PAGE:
CHAVARRIA: That’s great. You know what photo has stuck with me? The death scene, the murder scene. That photo is so intense. 

RIVERA: That was shot with my first camera when I went to Mexico City with my dad. It’s the remnants of my grandfather. He was defending the lady that was getting beaten by her husband. Tilt back your face because this is the only light we have. [Camera clicks] You’re very thoughtful. I don’t know what the fuck you’re thinking, but whatever it is looks very deep.

CHAVARRIA: I’m thinking of San Francisco versus L.A. in the ’90s.

RIVERA: Well, I feel like all these people escaped San Francisco in the ’90s, people that survived the AIDS programs, and a lot of them moved to L.A. You were there for school, no?

CHAVARRIA: I was trying to go to school, but it was really hard to afford.

RIVERA: But mija, didn’t you get all the grants to go to school?

CHAVARRIA: I got some, but it was still hard. So I basically just got into nightlife.

“Bianco, Silver Lake.” 1994/2024, digital inkjet print; “Bianco, Reynaldo Rivera, Amy Darca, Silver Lake.” 1994/2024, digital inkjet print. Photo by Adam Reich.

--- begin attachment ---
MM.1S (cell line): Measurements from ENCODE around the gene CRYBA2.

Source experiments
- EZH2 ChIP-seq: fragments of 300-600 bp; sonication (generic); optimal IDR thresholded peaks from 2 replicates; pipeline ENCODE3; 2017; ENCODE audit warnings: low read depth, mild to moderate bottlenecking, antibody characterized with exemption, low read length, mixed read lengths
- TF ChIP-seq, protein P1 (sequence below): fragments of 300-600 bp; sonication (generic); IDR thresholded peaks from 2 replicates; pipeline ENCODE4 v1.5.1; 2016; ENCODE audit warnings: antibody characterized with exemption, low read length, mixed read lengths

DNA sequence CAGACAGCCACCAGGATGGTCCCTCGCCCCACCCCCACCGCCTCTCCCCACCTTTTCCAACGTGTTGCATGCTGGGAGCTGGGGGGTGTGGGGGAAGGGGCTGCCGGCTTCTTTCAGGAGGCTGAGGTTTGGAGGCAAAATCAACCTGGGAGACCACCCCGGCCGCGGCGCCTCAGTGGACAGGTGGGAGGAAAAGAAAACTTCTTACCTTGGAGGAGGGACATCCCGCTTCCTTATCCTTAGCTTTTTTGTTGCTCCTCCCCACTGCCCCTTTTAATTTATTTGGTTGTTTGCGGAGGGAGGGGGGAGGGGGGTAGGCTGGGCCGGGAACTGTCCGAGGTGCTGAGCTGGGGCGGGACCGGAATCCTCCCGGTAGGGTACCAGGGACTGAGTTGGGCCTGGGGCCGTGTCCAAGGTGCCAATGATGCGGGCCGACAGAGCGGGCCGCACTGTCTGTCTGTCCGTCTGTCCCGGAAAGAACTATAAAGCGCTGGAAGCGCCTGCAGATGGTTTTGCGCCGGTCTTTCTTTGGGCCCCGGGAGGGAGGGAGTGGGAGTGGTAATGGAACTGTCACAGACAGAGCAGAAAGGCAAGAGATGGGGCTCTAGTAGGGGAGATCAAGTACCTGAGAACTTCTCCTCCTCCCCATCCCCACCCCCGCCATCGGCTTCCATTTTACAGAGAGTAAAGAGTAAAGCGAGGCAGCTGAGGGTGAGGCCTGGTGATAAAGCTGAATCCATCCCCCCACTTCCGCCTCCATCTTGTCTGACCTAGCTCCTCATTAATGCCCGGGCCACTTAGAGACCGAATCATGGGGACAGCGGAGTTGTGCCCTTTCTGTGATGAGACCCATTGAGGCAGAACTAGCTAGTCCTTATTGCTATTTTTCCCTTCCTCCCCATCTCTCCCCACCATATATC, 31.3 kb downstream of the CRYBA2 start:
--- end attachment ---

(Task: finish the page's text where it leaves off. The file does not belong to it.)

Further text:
RIVERA: Is that how you met Javier?

CHAVARRIA: No, Javier and I grew up in the San Joaquin Valley.

RIVERA: You know, I photographed his whole family a long time ago. We stayed up in some hotel. It reminded me of Ken Park. I wanted to choke myself in the toilet like Kenny did at the end.

CHAVARRIA: You know that’s based on Visalia[, California]? 

RIVERA: I know, man. That’s why I’m saying it. I wanted to hang myself in the toilet and jerk off. I actually saw that actor at the Municipal Art Gallery in Los Angeles. I wanted him to sign something for me. I was like, “I should have brought a porn or something.”

CHAVARRIA: When’s the last time you went to New York?

RIVERA: 2000. Twenty-four years ago, and before that it was ’85. 

CHAVARIA : How does it feel? 

RIVERA: You know, I think I’m dead inside. I drove across the country [for this show], but I don’t know. It’s just another city.